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The spooky side of science

The countdown was on for trick-or-treaters to take over the streets, but there was still time to squeeze in some last-minute Halloween entertainment yesterday.

The countdown was on for trick-or-treaters to take over the streets, but there was still time to squeeze in some last-minute Halloween entertainment yesterday.

Lucas Nelson, 6, and his younger brother enjoyed Dr. Agar’s Science Spooktacular at the Telus World of Science yesterday.

He described his favourite experiment: “I liked when there was two colours and they mixed one together to make fire, and then they changed the colour,” he said.

Complete with singing, volunteer judges from the audience and a number of exciting demonstrations, the show is a way to make science fun for kids, says Matthew Green, who played Dr. Agar.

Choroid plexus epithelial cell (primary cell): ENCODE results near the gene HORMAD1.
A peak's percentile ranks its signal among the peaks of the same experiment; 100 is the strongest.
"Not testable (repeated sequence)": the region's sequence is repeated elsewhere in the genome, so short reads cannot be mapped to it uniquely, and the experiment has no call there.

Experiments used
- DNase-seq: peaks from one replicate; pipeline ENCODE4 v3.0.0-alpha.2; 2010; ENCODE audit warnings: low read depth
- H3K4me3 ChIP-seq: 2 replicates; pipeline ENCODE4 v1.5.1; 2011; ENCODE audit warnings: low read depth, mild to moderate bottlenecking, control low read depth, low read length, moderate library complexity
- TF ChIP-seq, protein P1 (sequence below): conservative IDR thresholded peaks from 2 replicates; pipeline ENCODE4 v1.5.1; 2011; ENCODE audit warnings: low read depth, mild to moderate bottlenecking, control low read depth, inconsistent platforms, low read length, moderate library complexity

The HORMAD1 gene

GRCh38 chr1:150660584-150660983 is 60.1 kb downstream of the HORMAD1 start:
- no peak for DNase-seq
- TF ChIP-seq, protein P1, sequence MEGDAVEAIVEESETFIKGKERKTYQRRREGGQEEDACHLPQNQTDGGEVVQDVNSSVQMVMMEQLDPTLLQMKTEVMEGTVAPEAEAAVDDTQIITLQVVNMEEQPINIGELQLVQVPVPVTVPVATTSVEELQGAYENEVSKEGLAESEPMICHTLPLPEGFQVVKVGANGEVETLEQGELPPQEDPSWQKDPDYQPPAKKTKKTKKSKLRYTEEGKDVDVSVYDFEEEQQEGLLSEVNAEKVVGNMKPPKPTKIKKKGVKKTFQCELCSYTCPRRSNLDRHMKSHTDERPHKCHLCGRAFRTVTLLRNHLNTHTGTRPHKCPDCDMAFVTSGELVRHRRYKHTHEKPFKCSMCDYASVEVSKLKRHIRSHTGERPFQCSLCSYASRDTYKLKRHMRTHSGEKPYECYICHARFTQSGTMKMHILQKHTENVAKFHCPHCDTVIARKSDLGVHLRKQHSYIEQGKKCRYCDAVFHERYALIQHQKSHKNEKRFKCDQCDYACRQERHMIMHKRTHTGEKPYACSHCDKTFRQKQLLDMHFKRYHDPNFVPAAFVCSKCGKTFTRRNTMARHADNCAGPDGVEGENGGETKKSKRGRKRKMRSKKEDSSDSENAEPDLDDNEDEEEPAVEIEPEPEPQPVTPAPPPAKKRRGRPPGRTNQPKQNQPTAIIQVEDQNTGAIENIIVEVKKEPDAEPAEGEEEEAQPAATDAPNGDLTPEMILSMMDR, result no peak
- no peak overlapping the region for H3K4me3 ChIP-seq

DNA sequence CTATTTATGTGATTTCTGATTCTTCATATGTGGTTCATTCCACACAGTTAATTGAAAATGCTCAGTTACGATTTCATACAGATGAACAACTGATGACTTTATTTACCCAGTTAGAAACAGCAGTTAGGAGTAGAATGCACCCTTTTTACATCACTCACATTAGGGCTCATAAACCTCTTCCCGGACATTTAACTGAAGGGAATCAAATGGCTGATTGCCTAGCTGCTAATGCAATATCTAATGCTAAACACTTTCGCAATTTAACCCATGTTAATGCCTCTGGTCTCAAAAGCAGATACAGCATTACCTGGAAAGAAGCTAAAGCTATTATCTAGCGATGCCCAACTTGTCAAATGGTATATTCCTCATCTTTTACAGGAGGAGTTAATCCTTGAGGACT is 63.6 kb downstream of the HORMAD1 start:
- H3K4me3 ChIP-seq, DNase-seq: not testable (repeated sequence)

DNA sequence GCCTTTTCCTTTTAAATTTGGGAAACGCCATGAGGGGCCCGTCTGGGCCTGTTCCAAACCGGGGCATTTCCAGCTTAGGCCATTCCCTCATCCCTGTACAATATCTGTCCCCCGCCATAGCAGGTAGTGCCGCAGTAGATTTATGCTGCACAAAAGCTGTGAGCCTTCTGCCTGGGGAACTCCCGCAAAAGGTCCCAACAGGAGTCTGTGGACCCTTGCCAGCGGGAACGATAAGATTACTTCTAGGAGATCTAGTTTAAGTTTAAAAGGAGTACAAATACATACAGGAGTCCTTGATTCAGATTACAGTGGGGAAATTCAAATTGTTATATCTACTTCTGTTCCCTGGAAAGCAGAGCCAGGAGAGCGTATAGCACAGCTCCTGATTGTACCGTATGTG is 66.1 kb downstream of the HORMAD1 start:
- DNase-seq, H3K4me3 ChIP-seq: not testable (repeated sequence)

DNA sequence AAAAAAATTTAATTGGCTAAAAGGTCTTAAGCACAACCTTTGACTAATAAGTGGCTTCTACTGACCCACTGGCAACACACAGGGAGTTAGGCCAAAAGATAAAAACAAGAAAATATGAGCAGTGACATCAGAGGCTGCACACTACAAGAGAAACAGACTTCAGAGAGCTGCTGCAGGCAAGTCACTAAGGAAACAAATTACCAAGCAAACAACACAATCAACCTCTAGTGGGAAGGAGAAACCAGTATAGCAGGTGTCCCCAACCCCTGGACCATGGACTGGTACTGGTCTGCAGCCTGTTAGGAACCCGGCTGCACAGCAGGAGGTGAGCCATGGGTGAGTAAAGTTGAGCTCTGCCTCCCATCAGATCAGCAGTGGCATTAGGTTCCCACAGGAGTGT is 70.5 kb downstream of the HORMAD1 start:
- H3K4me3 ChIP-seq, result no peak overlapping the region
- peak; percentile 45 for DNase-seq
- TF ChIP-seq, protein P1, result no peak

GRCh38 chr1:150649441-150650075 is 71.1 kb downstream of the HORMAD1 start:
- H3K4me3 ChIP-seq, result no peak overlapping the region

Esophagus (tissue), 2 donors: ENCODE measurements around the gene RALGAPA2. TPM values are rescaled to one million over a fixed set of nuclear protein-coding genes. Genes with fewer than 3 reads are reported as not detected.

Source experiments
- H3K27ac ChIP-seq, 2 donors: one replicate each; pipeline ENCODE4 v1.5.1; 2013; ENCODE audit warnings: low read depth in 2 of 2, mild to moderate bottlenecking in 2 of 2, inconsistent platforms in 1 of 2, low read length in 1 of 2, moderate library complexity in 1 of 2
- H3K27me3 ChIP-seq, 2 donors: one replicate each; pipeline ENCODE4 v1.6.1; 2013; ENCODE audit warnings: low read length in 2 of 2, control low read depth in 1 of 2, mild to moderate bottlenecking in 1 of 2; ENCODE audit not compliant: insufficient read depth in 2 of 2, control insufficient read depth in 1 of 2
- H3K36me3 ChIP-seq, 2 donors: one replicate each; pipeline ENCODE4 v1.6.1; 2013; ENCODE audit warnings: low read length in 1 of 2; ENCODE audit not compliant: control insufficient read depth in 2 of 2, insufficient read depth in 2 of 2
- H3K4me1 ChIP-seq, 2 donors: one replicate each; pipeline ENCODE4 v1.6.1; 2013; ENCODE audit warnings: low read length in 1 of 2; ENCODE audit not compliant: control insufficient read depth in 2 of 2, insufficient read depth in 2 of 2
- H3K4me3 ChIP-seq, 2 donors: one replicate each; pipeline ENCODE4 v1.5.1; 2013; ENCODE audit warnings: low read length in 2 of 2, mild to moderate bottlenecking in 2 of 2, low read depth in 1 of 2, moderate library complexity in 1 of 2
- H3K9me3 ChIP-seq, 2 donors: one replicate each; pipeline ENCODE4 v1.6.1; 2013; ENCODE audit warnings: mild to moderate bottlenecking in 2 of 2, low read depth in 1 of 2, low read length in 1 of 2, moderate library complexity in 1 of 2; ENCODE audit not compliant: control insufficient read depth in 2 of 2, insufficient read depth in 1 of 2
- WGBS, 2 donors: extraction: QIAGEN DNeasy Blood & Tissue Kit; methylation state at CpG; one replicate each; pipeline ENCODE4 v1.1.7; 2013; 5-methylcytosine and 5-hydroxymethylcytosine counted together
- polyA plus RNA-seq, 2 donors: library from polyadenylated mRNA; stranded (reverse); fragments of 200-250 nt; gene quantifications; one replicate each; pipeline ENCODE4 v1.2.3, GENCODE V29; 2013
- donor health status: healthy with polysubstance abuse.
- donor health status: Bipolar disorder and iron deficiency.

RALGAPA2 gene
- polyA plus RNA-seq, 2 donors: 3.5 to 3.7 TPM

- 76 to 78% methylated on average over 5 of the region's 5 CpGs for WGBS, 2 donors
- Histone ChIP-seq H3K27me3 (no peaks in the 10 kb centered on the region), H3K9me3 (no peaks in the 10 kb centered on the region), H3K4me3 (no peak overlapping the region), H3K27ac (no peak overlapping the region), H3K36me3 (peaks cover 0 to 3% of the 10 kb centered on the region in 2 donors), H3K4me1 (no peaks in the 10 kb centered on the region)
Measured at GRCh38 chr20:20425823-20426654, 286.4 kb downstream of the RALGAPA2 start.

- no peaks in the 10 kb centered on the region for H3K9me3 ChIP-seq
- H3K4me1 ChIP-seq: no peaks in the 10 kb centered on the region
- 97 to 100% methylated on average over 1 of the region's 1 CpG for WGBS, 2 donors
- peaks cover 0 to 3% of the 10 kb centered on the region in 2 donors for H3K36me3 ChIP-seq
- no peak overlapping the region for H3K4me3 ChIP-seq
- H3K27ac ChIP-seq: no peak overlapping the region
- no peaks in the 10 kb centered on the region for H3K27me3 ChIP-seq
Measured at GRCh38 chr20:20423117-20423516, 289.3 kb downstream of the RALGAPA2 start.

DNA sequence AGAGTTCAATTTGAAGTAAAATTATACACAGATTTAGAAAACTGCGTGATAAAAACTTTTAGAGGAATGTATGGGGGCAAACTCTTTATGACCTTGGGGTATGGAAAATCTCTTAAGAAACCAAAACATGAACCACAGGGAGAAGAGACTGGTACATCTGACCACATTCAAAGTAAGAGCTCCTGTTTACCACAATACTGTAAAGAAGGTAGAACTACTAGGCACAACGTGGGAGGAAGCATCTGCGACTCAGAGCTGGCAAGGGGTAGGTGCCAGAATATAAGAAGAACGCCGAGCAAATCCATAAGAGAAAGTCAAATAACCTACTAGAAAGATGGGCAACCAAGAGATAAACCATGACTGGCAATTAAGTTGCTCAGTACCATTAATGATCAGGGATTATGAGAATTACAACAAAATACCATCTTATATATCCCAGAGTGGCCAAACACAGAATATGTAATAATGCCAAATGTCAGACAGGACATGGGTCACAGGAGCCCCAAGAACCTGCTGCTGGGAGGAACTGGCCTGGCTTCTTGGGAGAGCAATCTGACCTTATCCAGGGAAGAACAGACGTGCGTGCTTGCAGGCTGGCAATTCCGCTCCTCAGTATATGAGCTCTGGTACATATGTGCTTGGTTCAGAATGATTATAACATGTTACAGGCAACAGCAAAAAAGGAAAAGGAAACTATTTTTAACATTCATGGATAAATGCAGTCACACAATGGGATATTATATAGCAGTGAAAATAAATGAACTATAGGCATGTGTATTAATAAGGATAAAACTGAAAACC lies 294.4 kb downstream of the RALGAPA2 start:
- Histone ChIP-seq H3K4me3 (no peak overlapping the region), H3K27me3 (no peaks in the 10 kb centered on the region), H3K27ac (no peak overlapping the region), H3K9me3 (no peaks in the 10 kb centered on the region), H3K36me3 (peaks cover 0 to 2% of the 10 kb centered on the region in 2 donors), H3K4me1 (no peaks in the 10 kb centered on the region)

“One of the best parts of the show is getting the audience involved with the show,” said Green.

“You know they like it if they take part as well.”

The experiments ranged from static electricity to fiery lava, but it was the Ruben’s tube, which visually shows sound waves using flames, that was the favourite of many in the audience.

This year marks the fifth anniversary of the show, and the characters are planning to return once again next Halloween for more spooks and science.

 
 
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